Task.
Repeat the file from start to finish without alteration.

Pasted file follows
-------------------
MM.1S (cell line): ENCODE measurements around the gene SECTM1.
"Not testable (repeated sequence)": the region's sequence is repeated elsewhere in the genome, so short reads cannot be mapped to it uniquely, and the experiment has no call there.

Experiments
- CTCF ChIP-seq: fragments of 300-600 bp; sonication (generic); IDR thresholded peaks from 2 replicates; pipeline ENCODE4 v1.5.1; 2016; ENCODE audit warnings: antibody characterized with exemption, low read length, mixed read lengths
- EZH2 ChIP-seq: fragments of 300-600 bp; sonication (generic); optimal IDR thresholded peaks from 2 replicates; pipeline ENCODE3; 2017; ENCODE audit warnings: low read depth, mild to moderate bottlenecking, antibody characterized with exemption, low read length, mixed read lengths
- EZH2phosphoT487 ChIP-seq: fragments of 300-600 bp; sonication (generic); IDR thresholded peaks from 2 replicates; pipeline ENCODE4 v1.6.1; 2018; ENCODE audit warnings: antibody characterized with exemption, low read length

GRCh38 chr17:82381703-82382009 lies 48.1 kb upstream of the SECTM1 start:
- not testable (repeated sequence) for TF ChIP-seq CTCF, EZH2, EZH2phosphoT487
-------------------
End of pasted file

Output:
MM.1S (cell line): ENCODE measurements around the gene SECTM1.
"Not testable (repeated sequence)": the region's sequence is repeated elsewhere in the genome, so short reads cannot be mapped to it uniquely, and the experiment has no call there.

Experiments
- CTCF ChIP-seq: fragments of 300-600 bp; sonication (generic); IDR thresholded peaks from 2 replicates; pipeline ENCODE4 v1.5.1; 2016; ENCODE audit warnings: antibody characterized with exemption, low read length, mixed read lengths
- EZH2 ChIP-seq: fragments of 300-600 bp; sonication (generic); optimal IDR thresholded peaks from 2 replicates; pipeline ENCODE3; 2017; ENCODE audit warnings: low read depth, mild to moderate bottlenecking, antibody characterized with exemption, low read length, mixed read lengths
- EZH2phosphoT487 ChIP-seq: fragments of 300-600 bp; sonication (generic); IDR thresholded peaks from 2 replicates; pipeline ENCODE4 v1.6.1; 2018; ENCODE audit warnings: antibody characterized with exemption, low read length

GRCh38 chr17:82381703-82382009 lies 48.1 kb upstream of the SECTM1 start:
- not testable (repeated sequence) for TF ChIP-seq CTCF, EZH2, EZH2phosphoT487